Like his former compatriot Christian Ferras, whom he greatly admires, Renaud Capuçon has been gradually building up a lovely discography, working with the greatest orchestral conductors around today. Completely dedicated to Bartók, this new album offers two concertos by the Hungarian composer with the London Symphony Orchestra conducted by François-Xavier Roth.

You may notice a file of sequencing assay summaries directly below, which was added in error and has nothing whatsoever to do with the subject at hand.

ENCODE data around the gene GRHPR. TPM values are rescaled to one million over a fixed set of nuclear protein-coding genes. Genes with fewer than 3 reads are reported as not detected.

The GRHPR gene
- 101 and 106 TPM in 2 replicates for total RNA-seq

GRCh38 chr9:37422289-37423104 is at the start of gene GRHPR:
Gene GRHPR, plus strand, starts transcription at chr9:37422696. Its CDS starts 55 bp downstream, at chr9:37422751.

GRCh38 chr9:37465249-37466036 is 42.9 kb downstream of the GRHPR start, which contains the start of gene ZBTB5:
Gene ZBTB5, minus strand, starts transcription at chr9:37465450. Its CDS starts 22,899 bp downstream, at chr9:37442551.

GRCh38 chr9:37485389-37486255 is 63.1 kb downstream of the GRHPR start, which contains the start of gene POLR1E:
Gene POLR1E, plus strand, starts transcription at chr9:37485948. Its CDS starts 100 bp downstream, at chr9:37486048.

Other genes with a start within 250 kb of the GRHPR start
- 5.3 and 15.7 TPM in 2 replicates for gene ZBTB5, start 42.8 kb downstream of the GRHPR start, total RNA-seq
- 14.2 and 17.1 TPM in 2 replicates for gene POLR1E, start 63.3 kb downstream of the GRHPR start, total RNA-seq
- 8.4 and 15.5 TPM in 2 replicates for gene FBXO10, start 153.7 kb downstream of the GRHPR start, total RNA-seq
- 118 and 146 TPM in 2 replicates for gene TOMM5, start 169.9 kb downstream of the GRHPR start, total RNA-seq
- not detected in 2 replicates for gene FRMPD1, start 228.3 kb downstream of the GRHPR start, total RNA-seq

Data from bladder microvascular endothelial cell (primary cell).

Not many works have endured as tumultuous a history as the First Concerto. Composed in 1907-1908 for the violinist and friend of Bartók's, Stefi Geyer, it remained in manuscript form long after the composer's death and was finally performed 50 years after it was written, in Basel, by Paul Sacher, patron, conductor, and friend of both Bartók and the Swiss violinist Hansheinz Schneeberger. As for the Second Concerto written in 1938, by an ironic twist of history, it was performed twenty years before the First. The two works are very stylistically different: the First Concerto is lyrical and polytonal in its composition, whereas the Second flirts with a dodecaphonism that Bartók never adopted fully. Oddly avoided by generations of violinists, today these two concertos seem to be drawing the admiration of a new generation of virtuosos free of the prejudices of their predecessors, and who have mastered the language of the 20th century. Renaud Capuçon gives a very able version here, foregrounding Bartók's unique way of expressing himself, partway between classical and popular music. © François Hudry/Qobuz